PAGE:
The day before NZGDC19 (New Zealand Game Developers Conference 2019), eight workshops were held. I decided to attend one called ‘Designing A Learning Game, You’ll Laugh…
UPS software engineers recognised that left hand turns (the equivalent of right hand turns in Australia and New Zealand) were starting to cause increasingly longer delivery delays for their truck drivers. Drivers sitting idle waiting for a gap to turn, not only wasted time, but increased the likelihood of an accident (causing further delays).
Based on their findings, UPS decided to change their EDD software to heavily favour right hand turns, even if the drivers had to travel longer distance to avoid making left hand turns.
While this was originally done as a policy change for drivers to follow, it was still left to the drivers decision on when to follow the policy or not. Using GPS software, UPS now has every route mapped out, providing right-turn only directions to all drivers unless it’s quicker or easier to proceed with a left-hand turn.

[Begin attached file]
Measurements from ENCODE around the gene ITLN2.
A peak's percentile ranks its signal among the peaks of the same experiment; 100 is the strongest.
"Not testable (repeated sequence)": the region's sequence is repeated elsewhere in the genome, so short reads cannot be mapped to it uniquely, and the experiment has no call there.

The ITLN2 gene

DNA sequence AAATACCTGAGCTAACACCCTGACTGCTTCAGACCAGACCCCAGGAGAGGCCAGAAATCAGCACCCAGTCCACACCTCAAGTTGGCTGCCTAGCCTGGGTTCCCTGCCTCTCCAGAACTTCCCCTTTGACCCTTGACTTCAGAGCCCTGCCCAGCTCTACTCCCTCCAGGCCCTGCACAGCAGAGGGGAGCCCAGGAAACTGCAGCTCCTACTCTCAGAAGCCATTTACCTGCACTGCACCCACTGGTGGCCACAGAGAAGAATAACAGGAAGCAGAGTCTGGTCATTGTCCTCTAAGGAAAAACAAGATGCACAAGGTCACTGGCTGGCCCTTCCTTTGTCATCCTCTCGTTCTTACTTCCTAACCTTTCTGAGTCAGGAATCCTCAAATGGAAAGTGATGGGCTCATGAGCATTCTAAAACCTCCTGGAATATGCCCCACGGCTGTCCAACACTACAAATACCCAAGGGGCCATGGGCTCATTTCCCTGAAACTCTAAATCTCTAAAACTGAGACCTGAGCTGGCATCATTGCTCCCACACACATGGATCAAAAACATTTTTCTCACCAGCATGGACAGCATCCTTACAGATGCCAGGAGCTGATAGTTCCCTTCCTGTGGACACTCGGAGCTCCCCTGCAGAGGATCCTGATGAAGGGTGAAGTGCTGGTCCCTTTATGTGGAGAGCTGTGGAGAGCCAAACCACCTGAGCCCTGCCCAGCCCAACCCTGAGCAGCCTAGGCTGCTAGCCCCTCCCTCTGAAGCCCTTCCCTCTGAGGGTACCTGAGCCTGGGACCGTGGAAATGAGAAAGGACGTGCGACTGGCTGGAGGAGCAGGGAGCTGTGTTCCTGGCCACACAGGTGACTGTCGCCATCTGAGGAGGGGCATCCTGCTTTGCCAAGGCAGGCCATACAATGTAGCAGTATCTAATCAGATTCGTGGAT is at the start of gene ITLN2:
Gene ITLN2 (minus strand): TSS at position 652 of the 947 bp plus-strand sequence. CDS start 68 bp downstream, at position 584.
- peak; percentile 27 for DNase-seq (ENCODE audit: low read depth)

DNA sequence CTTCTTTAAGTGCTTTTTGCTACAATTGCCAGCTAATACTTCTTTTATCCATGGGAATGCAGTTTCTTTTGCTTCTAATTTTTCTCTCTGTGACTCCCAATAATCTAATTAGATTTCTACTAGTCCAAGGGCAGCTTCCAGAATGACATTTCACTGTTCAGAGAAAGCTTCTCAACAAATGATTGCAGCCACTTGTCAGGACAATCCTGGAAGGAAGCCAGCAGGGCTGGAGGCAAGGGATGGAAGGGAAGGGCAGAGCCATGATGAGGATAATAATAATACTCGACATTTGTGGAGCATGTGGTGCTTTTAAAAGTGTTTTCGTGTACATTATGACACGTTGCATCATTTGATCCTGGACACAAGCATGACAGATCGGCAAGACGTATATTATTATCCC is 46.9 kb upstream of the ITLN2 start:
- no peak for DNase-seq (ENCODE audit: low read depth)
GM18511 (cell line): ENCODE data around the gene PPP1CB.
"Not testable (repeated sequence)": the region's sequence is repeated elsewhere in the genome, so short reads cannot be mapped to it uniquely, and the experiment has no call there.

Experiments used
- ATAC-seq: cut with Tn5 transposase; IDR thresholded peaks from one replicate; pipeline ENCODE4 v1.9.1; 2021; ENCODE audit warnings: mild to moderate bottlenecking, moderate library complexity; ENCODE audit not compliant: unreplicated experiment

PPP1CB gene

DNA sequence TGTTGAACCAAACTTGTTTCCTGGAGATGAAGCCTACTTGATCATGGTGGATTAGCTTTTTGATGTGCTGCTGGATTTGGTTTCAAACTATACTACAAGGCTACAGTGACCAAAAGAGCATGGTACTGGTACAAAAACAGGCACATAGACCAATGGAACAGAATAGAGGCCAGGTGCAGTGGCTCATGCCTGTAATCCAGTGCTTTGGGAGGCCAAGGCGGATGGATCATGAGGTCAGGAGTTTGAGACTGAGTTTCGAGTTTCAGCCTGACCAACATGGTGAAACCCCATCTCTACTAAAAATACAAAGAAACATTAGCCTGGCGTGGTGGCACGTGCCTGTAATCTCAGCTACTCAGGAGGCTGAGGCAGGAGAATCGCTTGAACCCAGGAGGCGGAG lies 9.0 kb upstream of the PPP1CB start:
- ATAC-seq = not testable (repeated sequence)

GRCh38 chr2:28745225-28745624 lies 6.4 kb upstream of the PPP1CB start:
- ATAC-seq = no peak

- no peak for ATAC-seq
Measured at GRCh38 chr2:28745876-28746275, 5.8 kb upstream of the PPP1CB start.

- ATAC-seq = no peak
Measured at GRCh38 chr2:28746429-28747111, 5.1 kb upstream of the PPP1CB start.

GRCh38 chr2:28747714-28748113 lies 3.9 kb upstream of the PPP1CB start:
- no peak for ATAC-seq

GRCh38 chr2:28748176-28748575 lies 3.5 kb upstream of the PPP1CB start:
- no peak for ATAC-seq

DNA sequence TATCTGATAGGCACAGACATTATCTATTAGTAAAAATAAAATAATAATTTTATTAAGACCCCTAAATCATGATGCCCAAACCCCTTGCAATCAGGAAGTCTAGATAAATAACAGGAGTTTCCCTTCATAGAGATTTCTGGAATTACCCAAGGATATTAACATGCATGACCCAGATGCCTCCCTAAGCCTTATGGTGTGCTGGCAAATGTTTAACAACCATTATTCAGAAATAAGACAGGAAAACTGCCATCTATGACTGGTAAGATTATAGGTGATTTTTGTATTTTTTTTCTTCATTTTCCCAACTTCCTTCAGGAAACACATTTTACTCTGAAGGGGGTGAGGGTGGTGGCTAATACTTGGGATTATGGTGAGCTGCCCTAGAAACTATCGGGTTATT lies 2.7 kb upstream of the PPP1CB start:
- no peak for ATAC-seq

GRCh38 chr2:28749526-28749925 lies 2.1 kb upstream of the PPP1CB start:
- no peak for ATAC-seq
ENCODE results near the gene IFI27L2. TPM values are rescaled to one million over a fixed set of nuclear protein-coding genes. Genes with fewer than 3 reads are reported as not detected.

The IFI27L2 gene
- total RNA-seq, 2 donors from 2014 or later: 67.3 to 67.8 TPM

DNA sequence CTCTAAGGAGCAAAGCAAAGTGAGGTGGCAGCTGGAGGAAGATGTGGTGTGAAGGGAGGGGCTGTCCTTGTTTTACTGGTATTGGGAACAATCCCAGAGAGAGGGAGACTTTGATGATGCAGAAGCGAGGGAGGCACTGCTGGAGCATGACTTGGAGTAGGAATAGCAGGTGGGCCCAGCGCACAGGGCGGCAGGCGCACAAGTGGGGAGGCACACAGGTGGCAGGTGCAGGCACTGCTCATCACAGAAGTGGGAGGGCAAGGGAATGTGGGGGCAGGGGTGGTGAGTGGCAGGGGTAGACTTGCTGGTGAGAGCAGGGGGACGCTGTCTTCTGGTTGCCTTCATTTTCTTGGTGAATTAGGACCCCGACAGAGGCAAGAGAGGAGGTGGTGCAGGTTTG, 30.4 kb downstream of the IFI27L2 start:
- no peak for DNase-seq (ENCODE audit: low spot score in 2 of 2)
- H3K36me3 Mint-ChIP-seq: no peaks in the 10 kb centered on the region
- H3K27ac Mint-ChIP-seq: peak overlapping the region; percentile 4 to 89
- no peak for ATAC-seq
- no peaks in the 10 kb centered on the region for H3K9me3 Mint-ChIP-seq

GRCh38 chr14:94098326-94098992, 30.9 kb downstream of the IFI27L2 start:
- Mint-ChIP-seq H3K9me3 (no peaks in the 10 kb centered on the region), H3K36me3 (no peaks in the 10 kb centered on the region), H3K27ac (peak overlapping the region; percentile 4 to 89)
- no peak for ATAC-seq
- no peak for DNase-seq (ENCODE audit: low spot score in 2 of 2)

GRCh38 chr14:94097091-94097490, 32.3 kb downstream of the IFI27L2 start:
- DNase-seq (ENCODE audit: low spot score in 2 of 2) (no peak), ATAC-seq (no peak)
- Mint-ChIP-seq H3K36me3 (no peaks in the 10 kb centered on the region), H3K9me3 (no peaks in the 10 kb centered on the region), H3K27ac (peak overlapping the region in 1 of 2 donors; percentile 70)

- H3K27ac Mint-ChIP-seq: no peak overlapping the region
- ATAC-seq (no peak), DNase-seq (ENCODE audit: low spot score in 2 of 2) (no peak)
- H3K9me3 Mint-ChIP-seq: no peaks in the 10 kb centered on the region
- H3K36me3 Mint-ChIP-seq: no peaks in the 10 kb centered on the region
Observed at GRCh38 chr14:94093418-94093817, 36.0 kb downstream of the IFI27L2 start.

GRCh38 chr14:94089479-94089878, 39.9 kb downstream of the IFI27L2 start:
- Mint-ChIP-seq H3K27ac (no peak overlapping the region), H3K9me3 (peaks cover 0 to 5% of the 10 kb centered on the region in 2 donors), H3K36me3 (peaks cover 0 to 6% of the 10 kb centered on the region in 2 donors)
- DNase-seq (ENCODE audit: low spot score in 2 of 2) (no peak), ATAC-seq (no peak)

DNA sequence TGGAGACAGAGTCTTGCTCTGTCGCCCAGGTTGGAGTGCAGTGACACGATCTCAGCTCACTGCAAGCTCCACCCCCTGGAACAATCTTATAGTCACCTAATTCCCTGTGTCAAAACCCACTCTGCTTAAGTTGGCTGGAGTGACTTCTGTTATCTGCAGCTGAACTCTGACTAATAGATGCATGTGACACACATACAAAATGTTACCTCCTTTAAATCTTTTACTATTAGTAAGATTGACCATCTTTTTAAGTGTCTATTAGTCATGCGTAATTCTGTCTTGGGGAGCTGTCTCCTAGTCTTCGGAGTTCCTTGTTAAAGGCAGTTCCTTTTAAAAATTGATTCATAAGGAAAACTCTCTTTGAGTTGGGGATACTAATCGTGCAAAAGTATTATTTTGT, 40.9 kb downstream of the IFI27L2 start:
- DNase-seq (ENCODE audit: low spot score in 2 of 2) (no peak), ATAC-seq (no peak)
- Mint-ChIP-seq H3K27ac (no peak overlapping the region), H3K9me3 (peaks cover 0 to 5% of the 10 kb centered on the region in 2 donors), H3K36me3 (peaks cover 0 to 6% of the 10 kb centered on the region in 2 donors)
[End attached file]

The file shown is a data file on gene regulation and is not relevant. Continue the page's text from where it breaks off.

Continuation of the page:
The result? Implementing the algorithm change saved UPS $100m, reducing fuel consumption by over 190,000 litres and reduce their total required fleet by 1,100 trucks.
The crazy thing is these improvements didn’t require a massive outlay of costs. It was simply an update UPS made to existing software.
It’s a great example of how well designed software becomes a lever for your business. Allowing you to achieve massive improvements by making small changes.
“Give me a lever long enough and a fulcrum on which to place it, and I shall move the world.” – Archimedes
How can you use and harness custom software as a lever for your business?